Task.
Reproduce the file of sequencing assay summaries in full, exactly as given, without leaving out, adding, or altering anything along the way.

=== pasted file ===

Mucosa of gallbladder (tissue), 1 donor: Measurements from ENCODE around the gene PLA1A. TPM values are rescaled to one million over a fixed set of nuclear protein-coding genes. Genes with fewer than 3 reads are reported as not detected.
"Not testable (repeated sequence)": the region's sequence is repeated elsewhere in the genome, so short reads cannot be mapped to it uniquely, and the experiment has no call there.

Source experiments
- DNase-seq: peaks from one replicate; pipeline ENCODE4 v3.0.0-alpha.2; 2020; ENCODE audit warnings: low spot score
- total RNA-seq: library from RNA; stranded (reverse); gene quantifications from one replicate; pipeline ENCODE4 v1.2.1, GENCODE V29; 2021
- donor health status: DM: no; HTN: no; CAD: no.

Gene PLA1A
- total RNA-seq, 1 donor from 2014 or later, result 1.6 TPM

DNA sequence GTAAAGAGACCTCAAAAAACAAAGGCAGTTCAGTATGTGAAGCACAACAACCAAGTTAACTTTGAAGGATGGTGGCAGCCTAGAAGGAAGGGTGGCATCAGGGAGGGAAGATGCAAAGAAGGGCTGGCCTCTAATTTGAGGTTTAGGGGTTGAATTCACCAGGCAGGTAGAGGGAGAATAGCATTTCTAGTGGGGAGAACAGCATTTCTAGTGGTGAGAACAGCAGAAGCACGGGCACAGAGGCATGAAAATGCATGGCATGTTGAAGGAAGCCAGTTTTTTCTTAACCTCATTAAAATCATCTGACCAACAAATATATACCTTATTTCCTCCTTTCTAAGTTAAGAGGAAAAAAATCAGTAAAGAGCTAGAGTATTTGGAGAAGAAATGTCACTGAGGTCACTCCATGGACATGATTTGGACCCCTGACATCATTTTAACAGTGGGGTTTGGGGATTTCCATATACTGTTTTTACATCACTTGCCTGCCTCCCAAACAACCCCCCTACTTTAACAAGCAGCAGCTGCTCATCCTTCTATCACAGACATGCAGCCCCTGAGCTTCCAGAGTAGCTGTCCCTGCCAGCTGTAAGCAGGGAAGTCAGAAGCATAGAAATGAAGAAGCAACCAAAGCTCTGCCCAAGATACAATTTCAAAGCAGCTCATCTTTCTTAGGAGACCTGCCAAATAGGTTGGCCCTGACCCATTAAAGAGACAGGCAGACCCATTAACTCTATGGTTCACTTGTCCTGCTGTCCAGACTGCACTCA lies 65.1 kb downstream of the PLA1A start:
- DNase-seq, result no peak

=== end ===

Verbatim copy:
Mucosa of gallbladder (tissue), 1 donor: Measurements from ENCODE around the gene PLA1A. TPM values are rescaled to one million over a fixed set of nuclear protein-coding genes. Genes with fewer than 3 reads are reported as not detected.
"Not testable (repeated sequence)": the region's sequence is repeated elsewhere in the genome, so short reads cannot be mapped to it uniquely, and the experiment has no call there.

Source experiments
- DNase-seq: peaks from one replicate; pipeline ENCODE4 v3.0.0-alpha.2; 2020; ENCODE audit warnings: low spot score
- total RNA-seq: library from RNA; stranded (reverse); gene quantifications from one replicate; pipeline ENCODE4 v1.2.1, GENCODE V29; 2021
- donor health status: DM: no; HTN: no; CAD: no.

Gene PLA1A
- total RNA-seq, 1 donor from 2014 or later, result 1.6 TPM

DNA sequence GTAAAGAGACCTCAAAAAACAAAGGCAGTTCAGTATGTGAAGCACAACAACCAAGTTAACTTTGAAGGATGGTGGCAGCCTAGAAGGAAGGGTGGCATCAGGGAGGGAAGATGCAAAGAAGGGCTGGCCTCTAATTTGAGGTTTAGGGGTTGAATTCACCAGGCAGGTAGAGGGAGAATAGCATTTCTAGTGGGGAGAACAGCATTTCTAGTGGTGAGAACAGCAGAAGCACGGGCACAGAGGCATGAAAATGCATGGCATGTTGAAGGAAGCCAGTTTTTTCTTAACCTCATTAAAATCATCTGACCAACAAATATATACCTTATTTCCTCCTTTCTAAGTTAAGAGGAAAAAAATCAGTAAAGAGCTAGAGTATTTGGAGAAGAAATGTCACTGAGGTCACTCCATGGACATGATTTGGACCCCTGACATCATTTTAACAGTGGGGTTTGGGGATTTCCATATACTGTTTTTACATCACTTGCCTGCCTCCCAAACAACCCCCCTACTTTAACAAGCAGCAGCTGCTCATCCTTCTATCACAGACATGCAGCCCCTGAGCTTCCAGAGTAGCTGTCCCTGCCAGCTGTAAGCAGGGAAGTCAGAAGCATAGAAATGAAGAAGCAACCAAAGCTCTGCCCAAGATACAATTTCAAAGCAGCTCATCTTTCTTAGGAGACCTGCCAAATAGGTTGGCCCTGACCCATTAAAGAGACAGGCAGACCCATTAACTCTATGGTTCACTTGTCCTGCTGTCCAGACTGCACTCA lies 65.1 kb downstream of the PLA1A start:
- DNase-seq, result no peak